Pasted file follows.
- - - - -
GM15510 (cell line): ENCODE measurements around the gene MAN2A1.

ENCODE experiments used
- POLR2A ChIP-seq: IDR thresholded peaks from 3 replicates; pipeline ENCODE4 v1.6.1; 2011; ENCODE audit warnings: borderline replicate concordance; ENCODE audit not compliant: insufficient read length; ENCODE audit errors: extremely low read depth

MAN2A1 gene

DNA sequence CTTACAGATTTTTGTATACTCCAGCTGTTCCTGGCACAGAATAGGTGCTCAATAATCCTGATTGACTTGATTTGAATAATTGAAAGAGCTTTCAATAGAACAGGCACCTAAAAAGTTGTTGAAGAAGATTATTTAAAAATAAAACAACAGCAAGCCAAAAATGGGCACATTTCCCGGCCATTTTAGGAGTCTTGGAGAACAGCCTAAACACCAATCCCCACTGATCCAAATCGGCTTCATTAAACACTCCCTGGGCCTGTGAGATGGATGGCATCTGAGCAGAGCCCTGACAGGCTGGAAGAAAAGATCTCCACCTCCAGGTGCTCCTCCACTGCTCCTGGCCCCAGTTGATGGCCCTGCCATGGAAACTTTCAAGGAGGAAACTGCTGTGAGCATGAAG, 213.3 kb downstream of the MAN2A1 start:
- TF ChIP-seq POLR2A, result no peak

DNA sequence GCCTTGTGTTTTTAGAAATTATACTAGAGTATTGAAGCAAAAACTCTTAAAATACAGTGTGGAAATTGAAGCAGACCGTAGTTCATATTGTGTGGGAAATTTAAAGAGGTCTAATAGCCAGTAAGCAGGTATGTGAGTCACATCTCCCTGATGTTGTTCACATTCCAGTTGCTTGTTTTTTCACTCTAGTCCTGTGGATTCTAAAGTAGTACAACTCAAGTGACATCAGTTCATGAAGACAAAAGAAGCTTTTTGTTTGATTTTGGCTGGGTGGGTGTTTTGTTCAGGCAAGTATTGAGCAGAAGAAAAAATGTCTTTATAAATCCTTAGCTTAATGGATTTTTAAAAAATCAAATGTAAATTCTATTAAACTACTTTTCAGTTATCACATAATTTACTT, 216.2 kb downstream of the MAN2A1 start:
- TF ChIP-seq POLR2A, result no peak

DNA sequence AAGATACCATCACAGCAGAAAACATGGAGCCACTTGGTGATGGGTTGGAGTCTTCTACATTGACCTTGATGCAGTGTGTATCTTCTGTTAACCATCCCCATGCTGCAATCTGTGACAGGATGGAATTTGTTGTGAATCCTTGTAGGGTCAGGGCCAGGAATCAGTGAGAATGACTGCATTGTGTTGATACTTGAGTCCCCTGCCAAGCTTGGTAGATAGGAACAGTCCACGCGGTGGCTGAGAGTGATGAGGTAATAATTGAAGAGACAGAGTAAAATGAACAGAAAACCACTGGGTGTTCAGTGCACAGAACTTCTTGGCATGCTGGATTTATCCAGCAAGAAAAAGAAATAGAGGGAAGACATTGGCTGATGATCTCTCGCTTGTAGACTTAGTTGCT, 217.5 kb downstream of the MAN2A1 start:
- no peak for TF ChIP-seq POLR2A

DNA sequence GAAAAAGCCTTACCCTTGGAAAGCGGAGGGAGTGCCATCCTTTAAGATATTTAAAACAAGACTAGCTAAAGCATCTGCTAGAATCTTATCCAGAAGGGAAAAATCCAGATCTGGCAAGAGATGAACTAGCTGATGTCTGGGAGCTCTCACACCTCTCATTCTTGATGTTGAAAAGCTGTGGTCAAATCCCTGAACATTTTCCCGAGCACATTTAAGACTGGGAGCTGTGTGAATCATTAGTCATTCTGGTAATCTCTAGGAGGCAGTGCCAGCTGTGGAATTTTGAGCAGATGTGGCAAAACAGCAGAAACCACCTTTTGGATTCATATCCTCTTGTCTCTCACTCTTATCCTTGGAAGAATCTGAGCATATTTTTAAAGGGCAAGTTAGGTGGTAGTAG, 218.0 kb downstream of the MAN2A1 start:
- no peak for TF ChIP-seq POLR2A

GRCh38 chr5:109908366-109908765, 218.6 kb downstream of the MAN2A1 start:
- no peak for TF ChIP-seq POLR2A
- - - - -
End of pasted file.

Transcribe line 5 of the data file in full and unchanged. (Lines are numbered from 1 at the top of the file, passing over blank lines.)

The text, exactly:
DNA sequence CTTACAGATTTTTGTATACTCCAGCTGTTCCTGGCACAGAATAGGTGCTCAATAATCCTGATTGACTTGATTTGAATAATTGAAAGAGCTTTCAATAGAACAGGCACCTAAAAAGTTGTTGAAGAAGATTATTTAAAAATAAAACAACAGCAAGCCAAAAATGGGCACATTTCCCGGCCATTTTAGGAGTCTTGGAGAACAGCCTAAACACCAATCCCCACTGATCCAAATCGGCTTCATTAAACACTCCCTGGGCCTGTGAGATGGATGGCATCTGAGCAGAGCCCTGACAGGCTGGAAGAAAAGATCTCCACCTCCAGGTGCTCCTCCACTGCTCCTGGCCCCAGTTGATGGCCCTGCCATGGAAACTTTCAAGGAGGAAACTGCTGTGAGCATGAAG, 213.3 kb downstream of the MAN2A1 start: